My husband on the other hand is a solid non-raider dps. When he does LFR he is usually around 5-9 on the meters. He has no tolerance at all for wipes because he has never been a raider, and have at times complained that LFR is too hard! (I very unwisely told him to just not do it, if he didn’t like it which apparently was not a helpful response 🙂 ).

    • January 24, 2013 8:56 am

      Yes, that was my conclusion, as well; it’s not really any different from grinding GL rep.

      I think, too, that not only are they “not catering” to this group at the moment, they have in fact damaged it by the presence of LFR. More on that another day; I’m going to dredge up my old “LFR killed the Part-Core Raid Star” post and return to it.

      Yeah, several of my guildies are like that for various reasons. I can tolerate a lot of wipes; hell, I probably wiped on Gruul more than 100 times when he was new, but I also want to see growth and understanding as the attempts go on, and I wasn’t seeing that in the raid a few weeks ago. There’s a difference between “chewing glass” = wiping over and over on a new boss – and “head-banging,” which is just pounding away on a wall with no hope of winning. I don’t like the second, and I can often tell the difference between the two after 2 or 3 attempts.

      Thanks for the comment!

  7. Beshara permalink
    January 26, 2013 3:20 pm

    I like LFR because it is the only raiding experience I can get right now. It isn’t the most fun thing to do, but I like that I at least have a chance to feel like I am raiding. I heal in raids, so it gives me my healing fix, then I go shadow when solo. I like my guild enough that I don’t want to leave them, and if I get a chance to raid with them again I won’t be too out of practice. If I were able to raid with a group again, I think I wouldn’t run LFR as much.

    • January 27, 2013 2:20 pm

      That makes perfect sense to me; at some level, that’s why my wife does LFR each week and why I did the one LFR I did. I just wish it was a little more substantive and, thus, more fun rather than another daily.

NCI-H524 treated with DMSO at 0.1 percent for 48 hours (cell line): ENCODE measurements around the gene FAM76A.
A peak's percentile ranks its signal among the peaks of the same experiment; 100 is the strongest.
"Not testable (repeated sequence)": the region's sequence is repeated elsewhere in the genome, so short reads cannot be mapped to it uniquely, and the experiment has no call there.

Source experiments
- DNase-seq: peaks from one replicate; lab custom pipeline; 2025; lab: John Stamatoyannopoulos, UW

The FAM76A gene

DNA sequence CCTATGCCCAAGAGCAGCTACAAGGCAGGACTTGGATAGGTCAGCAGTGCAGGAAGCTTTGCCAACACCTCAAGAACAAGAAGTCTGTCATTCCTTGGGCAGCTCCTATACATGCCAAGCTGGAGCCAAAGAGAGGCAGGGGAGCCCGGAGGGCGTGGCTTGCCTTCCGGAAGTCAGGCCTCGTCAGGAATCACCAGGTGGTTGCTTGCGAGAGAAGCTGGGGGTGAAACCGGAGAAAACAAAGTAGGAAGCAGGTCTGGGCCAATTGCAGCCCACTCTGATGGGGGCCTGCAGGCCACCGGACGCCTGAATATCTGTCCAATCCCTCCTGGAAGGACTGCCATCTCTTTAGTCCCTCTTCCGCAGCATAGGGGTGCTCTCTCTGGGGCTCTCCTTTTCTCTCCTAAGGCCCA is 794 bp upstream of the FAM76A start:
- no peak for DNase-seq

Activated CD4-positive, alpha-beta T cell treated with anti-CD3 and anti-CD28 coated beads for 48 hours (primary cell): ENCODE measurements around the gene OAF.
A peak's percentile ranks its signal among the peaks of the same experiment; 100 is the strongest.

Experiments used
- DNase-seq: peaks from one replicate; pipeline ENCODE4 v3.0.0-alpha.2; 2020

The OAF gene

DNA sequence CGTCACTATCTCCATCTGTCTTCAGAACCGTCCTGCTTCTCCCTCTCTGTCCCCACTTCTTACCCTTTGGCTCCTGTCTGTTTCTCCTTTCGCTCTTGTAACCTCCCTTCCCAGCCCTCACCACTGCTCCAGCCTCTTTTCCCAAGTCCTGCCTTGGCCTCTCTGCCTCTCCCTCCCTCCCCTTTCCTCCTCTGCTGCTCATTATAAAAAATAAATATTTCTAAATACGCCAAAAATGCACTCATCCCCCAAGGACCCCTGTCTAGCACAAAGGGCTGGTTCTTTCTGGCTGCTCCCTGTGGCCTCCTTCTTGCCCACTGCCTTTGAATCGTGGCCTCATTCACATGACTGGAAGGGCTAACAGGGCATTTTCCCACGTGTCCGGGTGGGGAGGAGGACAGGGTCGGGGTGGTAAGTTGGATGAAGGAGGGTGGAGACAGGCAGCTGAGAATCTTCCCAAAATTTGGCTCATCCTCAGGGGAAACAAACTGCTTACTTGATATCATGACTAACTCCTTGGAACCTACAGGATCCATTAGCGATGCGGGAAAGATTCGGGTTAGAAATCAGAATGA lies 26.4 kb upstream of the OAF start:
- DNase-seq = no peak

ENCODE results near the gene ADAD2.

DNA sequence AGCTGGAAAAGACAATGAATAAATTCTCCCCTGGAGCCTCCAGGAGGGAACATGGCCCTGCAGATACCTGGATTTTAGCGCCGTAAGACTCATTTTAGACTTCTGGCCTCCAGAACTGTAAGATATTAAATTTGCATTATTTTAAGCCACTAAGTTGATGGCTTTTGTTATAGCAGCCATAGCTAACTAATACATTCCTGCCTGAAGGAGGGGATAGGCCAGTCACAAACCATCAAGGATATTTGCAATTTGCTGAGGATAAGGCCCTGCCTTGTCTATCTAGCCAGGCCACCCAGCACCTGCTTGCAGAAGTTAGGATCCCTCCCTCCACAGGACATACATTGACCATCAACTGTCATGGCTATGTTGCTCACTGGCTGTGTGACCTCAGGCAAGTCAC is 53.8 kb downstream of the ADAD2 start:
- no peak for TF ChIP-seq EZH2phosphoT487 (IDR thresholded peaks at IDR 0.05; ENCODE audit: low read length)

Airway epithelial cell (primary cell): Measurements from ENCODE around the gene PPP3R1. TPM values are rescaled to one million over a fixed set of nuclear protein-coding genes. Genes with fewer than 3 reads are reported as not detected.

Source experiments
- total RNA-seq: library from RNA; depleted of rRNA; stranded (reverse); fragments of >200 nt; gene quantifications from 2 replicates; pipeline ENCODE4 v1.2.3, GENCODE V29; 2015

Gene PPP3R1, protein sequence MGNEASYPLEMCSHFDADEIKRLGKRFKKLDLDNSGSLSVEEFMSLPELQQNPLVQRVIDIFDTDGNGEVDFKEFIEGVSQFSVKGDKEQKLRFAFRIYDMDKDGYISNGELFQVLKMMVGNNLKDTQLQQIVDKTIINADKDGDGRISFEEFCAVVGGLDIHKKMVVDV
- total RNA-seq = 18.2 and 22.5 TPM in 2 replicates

Thanks for the comment!

  8. Samus permalink
    January 27, 2013 4:46 pm

    My problem is there appears to be no middle ground.

    You can either do normal raiding, requiring hours of preparation, a total commitment to a raiding schedule, where repeated wipes are normal and exiting the night without a single boss kill is perfectly common.


    You can do the zero challenge loot pinata that is LFR, where nothing you do really matters, you’re just there to get your attendance reward.

    Blizzard acts like they can’t conceive of someone who has even the slightest amount of skill who isn’t able or willing to dedicate 30+ hours a week to their game. This is crazy to me, since I would guess casual players looking for a bit of a challenge (but not a wipefest) constitute the vast majority.

    • January 27, 2013 9:08 pm

      Yes, that’s precisely how I feel. LFR could have been meaningful, or they could offer a “heroic” LFR for people who actually want to have somewhat of a raid experience but don’t have a stable guild to do so with. I also tend to agree with your last part, that we’re a silent majority, but it really makes me wonder how much I want that to be true versus whether it really is true; if it was, why would they ignore their largest potential revenue source?

      Thanks for the comment!

    • Samus permalink
      January 27, 2013 11:05 pm

      I can only say that I previously calculated (in a comment on Tobold’s blog too long ago to find) that around a year into Cataclysm (before LFR), roughly two-thirds of level capped characters had never downed a single raid boss.

      Blizzard’s efforts to court casuals have always struck me as hardcore players deciding “casual” simply means “unskilled,” meaning their solution for everything is to make it easier. Daily quests are a prime example of this, something that you have to log in every single day to do, yet is easy enough you are simply going through the motions.

      I don’t think they are ignoring their largest revenue source, I think they just don’t understand them.

    • January 28, 2013 8:14 pm

      I guess I agree with that assessment, but to me not working to understand something IS ignoring it. Your conclusion puts a much finer point on it, though.

      Thanks for the comment!


  1. WoW’s LFR and SWTOR companion system | GamingSF